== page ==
Air-to-Air missiles

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AIM-9M Sidewinder
Seeker: All-aspect infrared
Speed: Mach 2+
Length: 9 ft 7 in
Weight: 198 lb
Warhead: 22 lb blast fragmentation
Range: 10 miles
Diameter: 5 in
Drag factor: 30
The AIM-9M is a third-generation model of the Sidewinder. The all-aspect capability allows the seeker to acquire targets from any angle, although it still works better from the rear hemisphere. It outperforms the -9P in all areas, including maneuverability, seeker sensitivity, target tracking, lethality and susceptibility to countermeasures. It also has a low-smoke motor which reduces launch and ingress detection. Of the 1,000 Sidewinders fired in combat since the missile's introduction, 308 destroyed their targets.

AIM-9P Sidewinder
Seeker: Rear-aspect infrared
Speed: Mach 2+
Length: 9 ft 11 in
Weight: 178 lb
Warhead: 22 lb blast fragmentation
Range: 10 miles
Diameter: 5 in
Drag factor: 30

The Sidewinder is a battle-proven, close-range missile that has been in the Air Force arsenal for 30+ years. The AIM-9P is the best of the second-generation Sidewinders, but is outdated compared with the -9M and the -9R /due in service by 1994/. The AIM-9P can only acquire its target from rear hemisphere, where it has an unobstructed view of the target's engines. Still, under good launch conditions, the -9P is a capable weapon.


Seeker: Active radar
Speed: Mach 4+
Length: 11 ft 9 in
Weight: 335 lb
Warhead: 40 lb high explosive
Range: 25 miles
Diameter: 7 in
Drag factor: 36

The AMRAAM /Advanced Medium-Range Air-to-Air Missile/ was designed to replace the disappointing AIM-7 Sparrow. It is guided by an active pulse-doppler radar and propelled by a high-speed, reduced smoke rocket. The AMRAAM can acquire its targets beyond visual range /BVR/ and be launched at any aspect angle and speed. The AIM-120 is untested in actual combat.

Contractor: Raytheon Co.
Power Plant: Hercules MK-58 solid-propellant rocket motor
Thrust: Classified
Speed: Classified
Range: Classified
Length: 12 feet (3.64 meters)
Diameter: 8 inches (0.20 meters)
Wingspan: 3 feet, 4 inches (1 meter)
Warhead: Annular blast fragmentation warhead
Launch Weight: Approximately 500 pounds
(225 kg)
Guidance System: Raytheon semiactive on either continuous wave or pulsed Doppler radar energy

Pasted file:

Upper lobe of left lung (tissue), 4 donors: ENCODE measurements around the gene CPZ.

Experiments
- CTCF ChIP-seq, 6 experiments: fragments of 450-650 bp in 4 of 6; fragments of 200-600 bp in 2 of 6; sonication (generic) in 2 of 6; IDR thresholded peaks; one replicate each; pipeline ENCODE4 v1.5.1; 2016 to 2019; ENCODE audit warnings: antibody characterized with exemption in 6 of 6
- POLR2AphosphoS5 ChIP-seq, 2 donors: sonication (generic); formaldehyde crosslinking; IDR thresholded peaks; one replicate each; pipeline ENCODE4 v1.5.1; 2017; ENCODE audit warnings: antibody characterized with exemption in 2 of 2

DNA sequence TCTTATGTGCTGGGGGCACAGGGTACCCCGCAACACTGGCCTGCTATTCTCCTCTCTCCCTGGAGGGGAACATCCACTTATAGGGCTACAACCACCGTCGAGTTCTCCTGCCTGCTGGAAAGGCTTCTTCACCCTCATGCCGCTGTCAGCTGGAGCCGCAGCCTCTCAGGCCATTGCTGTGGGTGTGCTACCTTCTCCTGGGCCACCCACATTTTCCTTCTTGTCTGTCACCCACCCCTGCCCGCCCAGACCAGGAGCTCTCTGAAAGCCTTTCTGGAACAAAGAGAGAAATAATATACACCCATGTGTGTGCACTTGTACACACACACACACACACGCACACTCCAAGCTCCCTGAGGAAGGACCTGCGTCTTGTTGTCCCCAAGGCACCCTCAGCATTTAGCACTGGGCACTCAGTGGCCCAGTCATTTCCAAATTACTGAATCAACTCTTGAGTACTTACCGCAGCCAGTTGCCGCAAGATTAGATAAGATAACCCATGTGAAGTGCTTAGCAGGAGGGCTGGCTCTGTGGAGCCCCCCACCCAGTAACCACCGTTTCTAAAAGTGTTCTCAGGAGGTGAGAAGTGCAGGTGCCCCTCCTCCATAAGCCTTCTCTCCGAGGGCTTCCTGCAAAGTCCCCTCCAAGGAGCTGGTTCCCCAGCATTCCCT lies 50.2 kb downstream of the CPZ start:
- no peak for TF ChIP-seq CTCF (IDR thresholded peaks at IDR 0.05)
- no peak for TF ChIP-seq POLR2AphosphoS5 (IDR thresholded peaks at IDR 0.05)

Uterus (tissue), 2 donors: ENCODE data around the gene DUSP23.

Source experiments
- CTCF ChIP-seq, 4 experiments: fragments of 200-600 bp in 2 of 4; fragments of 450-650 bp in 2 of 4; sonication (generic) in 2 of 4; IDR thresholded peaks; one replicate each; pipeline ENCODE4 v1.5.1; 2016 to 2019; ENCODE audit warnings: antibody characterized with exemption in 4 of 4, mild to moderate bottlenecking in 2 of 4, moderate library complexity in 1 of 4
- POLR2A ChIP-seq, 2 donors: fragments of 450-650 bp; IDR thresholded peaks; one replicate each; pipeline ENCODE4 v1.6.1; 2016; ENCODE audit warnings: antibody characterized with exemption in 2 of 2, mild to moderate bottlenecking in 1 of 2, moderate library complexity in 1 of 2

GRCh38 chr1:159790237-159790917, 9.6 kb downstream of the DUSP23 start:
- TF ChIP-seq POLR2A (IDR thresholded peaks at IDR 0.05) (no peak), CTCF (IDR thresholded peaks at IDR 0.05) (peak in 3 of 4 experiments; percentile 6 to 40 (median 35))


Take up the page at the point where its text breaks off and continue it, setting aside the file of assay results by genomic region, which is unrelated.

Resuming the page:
Date Deployed: 1976
Unit Cost: Approximately $125,000
Inventory: Classified

The AIM-7 Sparrow is a radar-guided, air-to-air missile with a high-explosive warhead. The versatile Sparrow has all-weather, all-altitude operational capability and can attack high-performance aircraft and missiles from any direction. It is a widely deployed missile used by U.S. and NATO (North Atlantic Treaty Organization) forces.
Features:The missile has five major sections: radome, radar guidance system, warhead, flight control (autopilot plus hydraulic controlsystem), and solid-propellant rocket motor. It has a cylindrical body with four wings at mid-body and four tail fins. Although external dimensions of the Sparrow remained relatively unchanged from model to model, the internal components of newer missiles represent major improvements with vastly increased capabilities.
Background:The AIM-7F joined the Air Force inventory in 1976 as the primary medium-range, air-to-air missile for the F-15 Eagle.
The AIM-7M, the only current operational version, entered service in 1982. It has improved reliability and performance over earlier models at low altitudes and in electronic countermeasures environments. It also has a significantly more lethal warhead. The latest software version of the AIM-7M is the H-Buildwhich has been produced since 1987 and incorporates additional improvements in guidance. The F-15 Eagle and F-16 Fighting Falcon fighters carry the AIM-7M Sparrow. U.S. and NATO navies operate a surface-to-air version of this missile called the RIM-7F/M Sea Sparrow.
In the Persian Gulf war, the radar-guided AIM-7 Sparrow proved to be a potent air-to-air weapon used by Air Force fighter pilots. Twenty-two Iraqi fixed-wing aircraft and three Iraqi helicopters were downed by radar-guided AIM-7 Sparrow missiles.

Guidance Command, inertial and Active radar or imaging IR
Propellant Solid propellant
Fuze Active Radar
Range 50 km / 28 miles
Speed Mach 4
Length 10 ft
Weight 243 lbs
Warhead 12 kg HE blast fragmentation

The Matra BAe Dynamics Mica is an innovative lightweight missile that can both intercept incoming missiles and fire at multiple targets. The Mica is an advanced medium-range missile that is the French counterpart to the more capable American AMRAAM missile. Variants include active radar and infra-red homing, providing a unique ability to select target-engagement options for both short and medium-range intercepts. The 4A active anti-air seeker was developed by Dassault Electronique within the framework of a European cooperation, both for the Mica air-to-air missile and, in a slightly different version, for Eurosam's Aster surface-to-air missile.

Magic R.550
Major operational capabilities : All-directions missile
Builder : Matra
In-service in the French Air Force : 1988
Propellant Solid propellant
Propulsion time : 2.2 s
Range 8 miles